Patient blood management-related therapy: Our patient had a mean Hb level of 5.6 g/dL at diagnosis. Most of them received 5 units of red blood cell and 7 units of random platelet transfusions annually before they referred to our bleeding clinic. At our clinic, all patients were optimized using non-transfusion PBM-related therapies (Table 3). All patients received intravenous iron preparations. The common parenteral iron preparations used were iron sucrose (Venofer) or low-molecular-weight dextran (Cosmofer). Parenteral iron was administered at a dose of 200 mg on alternate days as a day-case procedure. None of the patients administered with iron formulations experienced any significant adverse effects or severe anaphylaxis. Fishbane reactions such as mild facial flushing, skin wheals, joint pains, truncal myalgia, and dizziness were initially observed in three patients, which resolved after slowing the iron infusion. Oral iron formulations at higher doses were not well tolerated, as some of the patients reported nausea, altered taste, and constipation. Menorrhagia was managed with oral antifibrinolytic, continuous combined hormonal pills without breaks, intrauterine progesterone contraceptive devices (Mirena coil), recombinant factor VIIa, and subcutaneous recombinant erythropoietin-alpha at a dose of 50–100 IU/kg thrice weekly. Oral tranexamic acid is a commonly used antifibrinolytic. Ethinylestradiol and desogestrel combinations were the preferred hormonal pills used for managing menorrhagia in study patients aged <50 years who did not have any other health risk factors. Recombinant factor VIIa at a dose of 90 mcg/kg was administered in women with menorrhagia who were planning to conceive, although these patients were informed about the risk of postpartum hemorrhage associated with GT. With these non-transfusion PBM therapies, the mean Hb level in the current study was at 11 g/dL, which is statistically significant (Table 4), with an increment in Hb values as illustrated in Fig. 2. Approximately 70% (7/10) of the patients had never experienced receiving transfusions of any blood products in the last 5 years (Table 5). None of the patients experienced non-transfusion-related morbidities such as sepsis, thromboembolism, or cardiorespiratory events. Moreover, none of the patients died.

Table 3

Non-transfusion PBM therapy.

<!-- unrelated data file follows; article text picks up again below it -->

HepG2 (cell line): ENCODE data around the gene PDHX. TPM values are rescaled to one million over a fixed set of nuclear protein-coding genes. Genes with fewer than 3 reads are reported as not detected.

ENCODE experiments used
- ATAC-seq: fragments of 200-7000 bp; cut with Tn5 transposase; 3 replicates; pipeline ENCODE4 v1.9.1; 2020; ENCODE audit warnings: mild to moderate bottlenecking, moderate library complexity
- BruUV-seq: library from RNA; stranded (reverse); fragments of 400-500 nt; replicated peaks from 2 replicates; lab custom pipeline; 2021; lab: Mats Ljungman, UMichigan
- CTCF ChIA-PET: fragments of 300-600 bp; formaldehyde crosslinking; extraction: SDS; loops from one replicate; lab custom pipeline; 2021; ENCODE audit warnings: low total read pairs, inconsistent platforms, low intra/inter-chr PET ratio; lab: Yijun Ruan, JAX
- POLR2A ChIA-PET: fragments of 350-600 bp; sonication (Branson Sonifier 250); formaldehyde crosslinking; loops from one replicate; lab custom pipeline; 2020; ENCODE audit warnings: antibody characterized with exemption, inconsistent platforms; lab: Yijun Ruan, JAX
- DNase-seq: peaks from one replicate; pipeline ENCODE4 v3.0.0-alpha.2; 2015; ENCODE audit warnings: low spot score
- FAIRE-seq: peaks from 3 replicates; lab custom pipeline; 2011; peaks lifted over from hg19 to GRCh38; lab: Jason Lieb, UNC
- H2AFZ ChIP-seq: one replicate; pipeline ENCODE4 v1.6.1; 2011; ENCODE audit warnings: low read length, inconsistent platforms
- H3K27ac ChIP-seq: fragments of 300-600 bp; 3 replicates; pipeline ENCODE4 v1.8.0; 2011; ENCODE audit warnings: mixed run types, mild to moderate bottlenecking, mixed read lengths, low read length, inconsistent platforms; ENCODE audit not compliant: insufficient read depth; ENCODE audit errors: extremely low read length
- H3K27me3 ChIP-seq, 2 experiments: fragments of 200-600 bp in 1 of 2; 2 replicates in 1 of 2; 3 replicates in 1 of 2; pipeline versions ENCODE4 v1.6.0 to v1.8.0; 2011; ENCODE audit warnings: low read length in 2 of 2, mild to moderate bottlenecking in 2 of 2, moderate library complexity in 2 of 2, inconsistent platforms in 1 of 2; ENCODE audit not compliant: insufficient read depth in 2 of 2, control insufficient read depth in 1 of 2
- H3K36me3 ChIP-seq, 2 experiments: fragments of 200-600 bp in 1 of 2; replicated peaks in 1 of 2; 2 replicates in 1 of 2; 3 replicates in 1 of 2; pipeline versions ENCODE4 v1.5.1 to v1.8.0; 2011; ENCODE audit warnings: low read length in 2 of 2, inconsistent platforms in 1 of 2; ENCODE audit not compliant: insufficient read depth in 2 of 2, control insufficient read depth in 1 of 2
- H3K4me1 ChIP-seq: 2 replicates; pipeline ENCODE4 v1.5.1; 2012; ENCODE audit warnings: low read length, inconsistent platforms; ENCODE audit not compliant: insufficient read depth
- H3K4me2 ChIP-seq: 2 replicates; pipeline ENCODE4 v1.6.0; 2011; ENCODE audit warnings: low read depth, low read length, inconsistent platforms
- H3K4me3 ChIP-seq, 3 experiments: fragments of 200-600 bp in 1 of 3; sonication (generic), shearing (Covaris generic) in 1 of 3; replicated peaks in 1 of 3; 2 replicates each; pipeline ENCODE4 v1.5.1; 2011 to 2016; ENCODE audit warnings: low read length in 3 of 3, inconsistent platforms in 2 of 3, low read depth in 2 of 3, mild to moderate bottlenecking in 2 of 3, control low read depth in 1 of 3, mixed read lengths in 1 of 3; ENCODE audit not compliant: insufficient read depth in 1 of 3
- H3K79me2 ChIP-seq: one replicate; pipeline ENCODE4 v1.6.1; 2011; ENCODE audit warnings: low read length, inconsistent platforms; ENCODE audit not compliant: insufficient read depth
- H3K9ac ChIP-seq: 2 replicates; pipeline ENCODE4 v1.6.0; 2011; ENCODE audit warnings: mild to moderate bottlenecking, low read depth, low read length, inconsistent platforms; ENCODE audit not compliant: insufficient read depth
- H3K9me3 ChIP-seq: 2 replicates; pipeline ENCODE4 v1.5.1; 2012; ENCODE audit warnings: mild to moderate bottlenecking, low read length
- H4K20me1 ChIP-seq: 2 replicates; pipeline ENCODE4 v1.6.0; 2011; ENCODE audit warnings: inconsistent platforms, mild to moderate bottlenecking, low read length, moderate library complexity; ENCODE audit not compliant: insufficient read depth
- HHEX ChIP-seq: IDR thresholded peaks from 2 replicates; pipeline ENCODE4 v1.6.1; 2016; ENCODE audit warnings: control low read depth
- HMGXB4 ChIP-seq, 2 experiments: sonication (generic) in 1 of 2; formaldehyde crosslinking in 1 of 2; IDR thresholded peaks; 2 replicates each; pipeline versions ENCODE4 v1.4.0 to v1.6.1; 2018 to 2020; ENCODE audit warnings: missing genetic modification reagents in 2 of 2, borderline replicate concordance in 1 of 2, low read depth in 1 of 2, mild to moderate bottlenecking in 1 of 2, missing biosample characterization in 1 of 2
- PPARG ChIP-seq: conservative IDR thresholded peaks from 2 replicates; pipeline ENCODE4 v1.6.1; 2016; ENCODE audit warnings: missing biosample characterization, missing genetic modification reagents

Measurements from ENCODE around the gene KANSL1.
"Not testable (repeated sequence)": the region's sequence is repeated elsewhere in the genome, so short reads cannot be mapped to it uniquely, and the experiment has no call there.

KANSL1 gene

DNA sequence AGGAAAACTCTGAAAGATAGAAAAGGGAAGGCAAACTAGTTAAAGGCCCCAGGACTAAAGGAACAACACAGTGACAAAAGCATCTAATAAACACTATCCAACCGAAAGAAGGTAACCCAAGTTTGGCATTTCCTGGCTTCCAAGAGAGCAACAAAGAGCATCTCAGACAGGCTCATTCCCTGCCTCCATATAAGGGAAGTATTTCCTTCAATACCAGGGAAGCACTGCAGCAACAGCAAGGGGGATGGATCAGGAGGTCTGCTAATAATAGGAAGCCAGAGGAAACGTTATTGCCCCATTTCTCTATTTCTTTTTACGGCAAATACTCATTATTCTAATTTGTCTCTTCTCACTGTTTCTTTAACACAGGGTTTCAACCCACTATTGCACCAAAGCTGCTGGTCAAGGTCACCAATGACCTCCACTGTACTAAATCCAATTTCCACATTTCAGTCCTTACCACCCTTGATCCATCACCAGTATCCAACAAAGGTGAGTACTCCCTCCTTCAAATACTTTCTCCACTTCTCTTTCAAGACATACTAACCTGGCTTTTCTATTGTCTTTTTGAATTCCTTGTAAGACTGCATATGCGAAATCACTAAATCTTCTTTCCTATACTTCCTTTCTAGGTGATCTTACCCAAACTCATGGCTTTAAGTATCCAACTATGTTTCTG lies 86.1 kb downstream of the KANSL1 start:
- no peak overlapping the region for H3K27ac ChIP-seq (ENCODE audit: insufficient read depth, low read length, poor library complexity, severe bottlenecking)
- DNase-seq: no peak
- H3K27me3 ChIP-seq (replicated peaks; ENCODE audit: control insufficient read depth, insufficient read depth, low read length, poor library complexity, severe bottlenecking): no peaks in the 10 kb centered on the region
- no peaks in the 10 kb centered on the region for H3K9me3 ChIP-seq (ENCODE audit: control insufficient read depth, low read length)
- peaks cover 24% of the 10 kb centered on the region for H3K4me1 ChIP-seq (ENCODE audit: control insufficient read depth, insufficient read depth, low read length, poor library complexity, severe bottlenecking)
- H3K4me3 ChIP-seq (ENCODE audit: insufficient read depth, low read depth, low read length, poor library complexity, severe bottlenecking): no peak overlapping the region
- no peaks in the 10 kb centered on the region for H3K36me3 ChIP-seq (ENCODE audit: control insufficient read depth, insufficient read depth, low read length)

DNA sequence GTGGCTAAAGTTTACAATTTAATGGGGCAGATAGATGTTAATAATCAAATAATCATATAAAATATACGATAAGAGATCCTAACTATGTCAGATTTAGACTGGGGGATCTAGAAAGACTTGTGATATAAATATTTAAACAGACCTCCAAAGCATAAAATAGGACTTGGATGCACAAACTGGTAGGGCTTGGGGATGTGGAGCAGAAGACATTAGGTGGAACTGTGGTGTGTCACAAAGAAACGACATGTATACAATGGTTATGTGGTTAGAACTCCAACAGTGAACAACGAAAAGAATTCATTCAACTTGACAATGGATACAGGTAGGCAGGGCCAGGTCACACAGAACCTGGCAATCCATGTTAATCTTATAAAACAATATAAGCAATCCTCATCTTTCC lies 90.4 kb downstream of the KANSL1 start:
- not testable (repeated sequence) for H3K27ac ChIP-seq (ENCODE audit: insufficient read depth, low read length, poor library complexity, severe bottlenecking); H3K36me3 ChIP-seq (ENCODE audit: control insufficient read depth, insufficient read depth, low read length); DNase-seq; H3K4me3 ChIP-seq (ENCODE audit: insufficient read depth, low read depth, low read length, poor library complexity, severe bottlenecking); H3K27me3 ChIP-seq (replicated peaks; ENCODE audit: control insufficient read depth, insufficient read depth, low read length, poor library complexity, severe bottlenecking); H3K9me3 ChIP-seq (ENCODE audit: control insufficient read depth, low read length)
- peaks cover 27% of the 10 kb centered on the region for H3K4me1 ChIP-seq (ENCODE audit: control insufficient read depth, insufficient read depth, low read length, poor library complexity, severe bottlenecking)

Non-transfusion PBM therapiesN (%)
Tranexamic acid10 (100)
Intravenous iron10 (100)
Erythropoiesis-stimulating agents1 (10)
Hormonal therapy
Combined oral contraceptives8 (80)
Etonogestrel implant1 (10)
Progestin-intrauterine system1 (10)
Recombinant factor VIIa6 (60)


Table 4

Mean Hb level at baseline and with PBM.

BaselineWith PBM P
Mean Hb level in g/dL (SD)5.6 (2.1)11 (2.8)0.022a)

a)Student’s t-test.

Abbreviations: Hb, hemoglobin; PBM, patient blood management; SD, standard deviation.



Table 5

Proportion of transfusion.

2009–2013 (before PBM)2014–2018 (with PBM) P
N1010
Transfusion, N (%)10 (100)3 (30)0.015a)

a)Chi-square test.

Abbreviation: PBM, patient blood management.



Figure 2. Hb level at baseline and with PBM.
Abbreviations: Hb, hemoglobin; PBM, patient blood management.
DISCUSSION

GT commonly presents with a variety of bleeding symptoms that may be observed during the first weeks of life or in early childhood. The mean age at diagnosis was 8.2 years, which is consistent with the mean age at diagnosis of 8 years reported by Toogeh et al. [9]. Our study demonstrated a higher incidence of this disease in women than in men, which may not be significant, although we were not able to demonstrate the presence of sporadic or spontaneous mutations as genetic studies were unavailable. GT is usually inherited in an autosomal recessive fashion, with both men and women equally affected.

GT is classified into three groups: type 1, type II, and type III (variant) [10]. Type 1 is most common in patients with less than 5% GPIIb/IIIa, type II: 5–20% of the normal amount of platelet glycoprotein, and type III (variant): 50–100% of platelet glycoprotein with abnormal fibrinogen function. Most of our study patients presented with various bleeding phenotypes, ranging from simple gingival bleeding to significant menorrhagia. However, none of them developed life-threatening bleeding symptoms, such as intracranial, nasopharyngeal, or intracranial hemorrhage. There was little correlation between the severity of bleeding and platelet glycoprotein levels, which was consistent with our study findings [11].